While Bitcoin seems to gathering virtual steam -- and could soon be dispensed at some ATMs or accepted at your local coffee shop -- experts warn that the currency’s instability and hype could soon leave bitcoin owners with a big hole in their online pocketbooks.

Bitcoin is a form of virtual money that can be used to buy or sell real objects: kitchen utensils on Overstock.com, tickets to the Sacramento Kings basketball team, or even contraband like drugs, guns or sex. In past, some of those illegal items could be purchased on the now-closed virtual marketplace, Silk Road.

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Bitcoins were invented in 2009 by a secretive software developer that calls himself Satoshi Nakamoto; some believe he is a U.S. programmer. Additional coins are "mined" by having computers solve increasingly difficult math problems. Nakamoto made it so the number of bitcoins that could be mined would be limited 21 million coins. As of Feb, 2014, there are about 12.4 million bitcoins in circulation, according to Blockchain.

Bitcoins are traded over the Internet and like gold, the value of an individual bitcoin on any given day varies. The advantage of bitcoins is, like cash, they are passed directly from buyer to seller without going through a bank, clearinghouse or government agency. That makes bitcoins ideal for keeping transactions secret, while avoiding taxes at the same time.

Bitcoin’s popularity has led to some businesses to start accepting it as a legitimate form of payment including Tiger Direct electronics, Richard Branson’s Virgin Galactic space flights and marijuana dispensaries in Washington State.

“The idea is to have an economy that is truly free,” said Edward Castronova, professor of telecommunications at Indiana University and author of the forthcoming book, Wildcat Currency: The Virtual Transformation of the Economy.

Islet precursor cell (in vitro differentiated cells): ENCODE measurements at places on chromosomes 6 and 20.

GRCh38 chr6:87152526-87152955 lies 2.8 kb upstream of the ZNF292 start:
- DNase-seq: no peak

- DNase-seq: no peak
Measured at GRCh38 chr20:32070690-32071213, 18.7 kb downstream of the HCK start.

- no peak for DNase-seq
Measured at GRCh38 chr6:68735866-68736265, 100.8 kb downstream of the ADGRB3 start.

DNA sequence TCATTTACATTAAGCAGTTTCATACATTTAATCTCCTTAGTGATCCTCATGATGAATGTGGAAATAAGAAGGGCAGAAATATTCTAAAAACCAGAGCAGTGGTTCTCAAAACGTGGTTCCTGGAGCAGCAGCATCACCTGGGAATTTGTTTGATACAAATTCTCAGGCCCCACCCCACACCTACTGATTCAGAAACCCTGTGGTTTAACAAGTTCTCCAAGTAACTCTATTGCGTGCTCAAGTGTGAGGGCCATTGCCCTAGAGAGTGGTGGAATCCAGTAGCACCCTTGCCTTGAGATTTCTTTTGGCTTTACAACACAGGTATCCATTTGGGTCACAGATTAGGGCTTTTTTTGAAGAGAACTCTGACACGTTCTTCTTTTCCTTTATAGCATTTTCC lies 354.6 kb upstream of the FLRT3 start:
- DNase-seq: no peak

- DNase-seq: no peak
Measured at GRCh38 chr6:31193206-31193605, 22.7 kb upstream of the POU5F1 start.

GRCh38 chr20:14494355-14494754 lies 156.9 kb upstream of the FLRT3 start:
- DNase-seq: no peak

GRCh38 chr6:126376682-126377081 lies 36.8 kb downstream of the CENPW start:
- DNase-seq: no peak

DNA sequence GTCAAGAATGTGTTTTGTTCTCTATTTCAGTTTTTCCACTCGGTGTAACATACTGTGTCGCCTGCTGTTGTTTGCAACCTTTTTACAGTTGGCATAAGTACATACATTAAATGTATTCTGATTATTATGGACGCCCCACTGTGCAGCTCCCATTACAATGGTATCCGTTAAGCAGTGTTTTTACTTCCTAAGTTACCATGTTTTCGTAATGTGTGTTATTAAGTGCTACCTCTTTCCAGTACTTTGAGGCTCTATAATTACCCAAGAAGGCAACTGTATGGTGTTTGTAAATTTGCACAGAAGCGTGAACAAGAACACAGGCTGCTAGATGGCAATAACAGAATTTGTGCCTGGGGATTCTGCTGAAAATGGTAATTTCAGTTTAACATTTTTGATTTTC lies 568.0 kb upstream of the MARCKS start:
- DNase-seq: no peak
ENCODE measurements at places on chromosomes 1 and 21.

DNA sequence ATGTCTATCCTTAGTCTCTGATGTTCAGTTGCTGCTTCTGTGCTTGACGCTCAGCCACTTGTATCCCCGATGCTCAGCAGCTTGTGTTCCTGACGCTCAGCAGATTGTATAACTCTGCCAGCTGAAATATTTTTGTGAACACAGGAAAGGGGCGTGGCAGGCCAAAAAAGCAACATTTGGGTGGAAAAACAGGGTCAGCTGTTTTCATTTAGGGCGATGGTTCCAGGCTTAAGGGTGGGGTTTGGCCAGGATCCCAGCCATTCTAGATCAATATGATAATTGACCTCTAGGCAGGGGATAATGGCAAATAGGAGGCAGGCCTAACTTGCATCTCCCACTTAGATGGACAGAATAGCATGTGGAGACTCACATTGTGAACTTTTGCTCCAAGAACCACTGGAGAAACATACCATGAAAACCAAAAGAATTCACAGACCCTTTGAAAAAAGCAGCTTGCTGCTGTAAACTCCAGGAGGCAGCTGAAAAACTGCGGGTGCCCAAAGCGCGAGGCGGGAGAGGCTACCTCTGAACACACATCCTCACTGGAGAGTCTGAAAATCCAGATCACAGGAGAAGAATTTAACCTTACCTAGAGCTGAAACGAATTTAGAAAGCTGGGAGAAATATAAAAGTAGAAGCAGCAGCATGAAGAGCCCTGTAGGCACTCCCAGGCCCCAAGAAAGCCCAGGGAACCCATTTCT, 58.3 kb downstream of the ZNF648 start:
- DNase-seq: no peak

“And bitcoin delivers on that,” he said.

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The problem is that bitcoin is that owners still face big risks, according to Castronova.

“There are certain features that make it great for secrecy people and digital enthusiasts, but I don’t see much reason for the average person to get excited about bitcoin in their daily lives,” Castronova said. “Right now it’s harder to use than the dollar.”

Researchers in the Department of Informatics at UC Irvine want to develop a secure physical coins and bills based on bitcoins that have NFC tags embedded in them to verify validity. Katie Dees/ZUMA Press/Corbis

To purchase bitcoins, users buy them from one of several digital exchanges, then set up a software program on their computer that operates like a virtual wallet or pocketbook.

In the past few days, Tokyo-based bitcoin exchange Mt. Gox has frozen withdrawals because it hasn’t been able to fix a software bug that could allow thieves to steal its customers’ digital money. For now, bitcoin owners are stuck and many worry their money could have evaporated. While the value of bitcoins on some exchanges is more than $570, Mt. Gox bitcoins' value dropped to below $100 this week for the first time since July, but they have no real value since they can’t be traded.

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Such a drastic drop in value is tough-luck for bitcoin owners because the currency isn't backed by a government guarantee. That’s a big difference between dollars and bitcoins, according to Joseph Bailey, professor of information systems at the University of Maryland.

“Most of us transact in U.S. dollars and don’t think how important it is in guaranteeing the transaction,” Bailey said. “One of the issues of bitcoin is the volatility of how much it is worth.”

Even for bitcoin traders on the so-called dark Web of illicit online marketplaces, the advantage of secrecy may be losing out to the fear of rip-offs. In October 2013, FBI agents shut down the Silk Road marketplace and took its $3.5 million worth of bitcoins. In November, the similar Sheep Marketplace lost $6 million to hackers, while last week, a revived Silk Road claimed it lost $3.5 million in bitcoins it had in escrow to hackers, according to CNN.

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Indiana’s Castronova believes that bitcoin is an example of a virtual currency akin to frequent-flyer miles, loyalty programs or other imitators like “Doge Coin,” that are experiencing a lot of hype right now, but just aren’t quite ready to replace dollars, euros or Chinese yuans anytime in the near future.

“Bitcoin is Myspace,” Castronova said, referring to the nearly defunct social media site of the early 2000s. “There’s a Facebook coming, but I don’t think it will look like bitcoin.”